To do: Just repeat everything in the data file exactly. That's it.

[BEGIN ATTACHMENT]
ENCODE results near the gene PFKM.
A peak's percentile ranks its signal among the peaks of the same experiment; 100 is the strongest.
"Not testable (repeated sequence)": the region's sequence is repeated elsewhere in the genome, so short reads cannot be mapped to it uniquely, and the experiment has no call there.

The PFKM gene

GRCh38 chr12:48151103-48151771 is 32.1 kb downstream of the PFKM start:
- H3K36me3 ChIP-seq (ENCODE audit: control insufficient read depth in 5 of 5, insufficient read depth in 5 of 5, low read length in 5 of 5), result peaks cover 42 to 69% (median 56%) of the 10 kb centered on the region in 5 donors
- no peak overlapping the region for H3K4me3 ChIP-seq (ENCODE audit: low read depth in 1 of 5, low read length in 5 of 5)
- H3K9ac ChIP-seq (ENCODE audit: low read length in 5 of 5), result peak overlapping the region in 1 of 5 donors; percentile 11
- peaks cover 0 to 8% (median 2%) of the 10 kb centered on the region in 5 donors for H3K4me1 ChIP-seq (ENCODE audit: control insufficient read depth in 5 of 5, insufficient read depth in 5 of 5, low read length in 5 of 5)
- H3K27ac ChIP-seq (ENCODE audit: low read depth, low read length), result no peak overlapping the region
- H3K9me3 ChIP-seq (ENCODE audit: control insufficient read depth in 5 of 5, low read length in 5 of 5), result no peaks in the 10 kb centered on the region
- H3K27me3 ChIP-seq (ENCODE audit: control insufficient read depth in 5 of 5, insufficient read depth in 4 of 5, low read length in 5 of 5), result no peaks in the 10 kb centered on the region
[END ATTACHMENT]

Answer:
ENCODE results near the gene PFKM.
A peak's percentile ranks its signal among the peaks of the same experiment; 100 is the strongest.
"Not testable (repeated sequence)": the region's sequence is repeated elsewhere in the genome, so short reads cannot be mapped to it uniquely, and the experiment has no call there.

The PFKM gene

GRCh38 chr12:48151103-48151771 is 32.1 kb downstream of the PFKM start:
- H3K36me3 ChIP-seq (ENCODE audit: control insufficient read depth in 5 of 5, insufficient read depth in 5 of 5, low read length in 5 of 5), result peaks cover 42 to 69% (median 56%) of the 10 kb centered on the region in 5 donors
- no peak overlapping the region for H3K4me3 ChIP-seq (ENCODE audit: low read depth in 1 of 5, low read length in 5 of 5)
- H3K9ac ChIP-seq (ENCODE audit: low read length in 5 of 5), result peak overlapping the region in 1 of 5 donors; percentile 11
- peaks cover 0 to 8% (median 2%) of the 10 kb centered on the region in 5 donors for H3K4me1 ChIP-seq (ENCODE audit: control insufficient read depth in 5 of 5, insufficient read depth in 5 of 5, low read length in 5 of 5)
- H3K27ac ChIP-seq (ENCODE audit: low read depth, low read length), result no peak overlapping the region
- H3K9me3 ChIP-seq (ENCODE audit: control insufficient read depth in 5 of 5, low read length in 5 of 5), result no peaks in the 10 kb centered on the region
- H3K27me3 ChIP-seq (ENCODE audit: control insufficient read depth in 5 of 5, insufficient read depth in 4 of 5, low read length in 5 of 5), result no peaks in the 10 kb centered on the region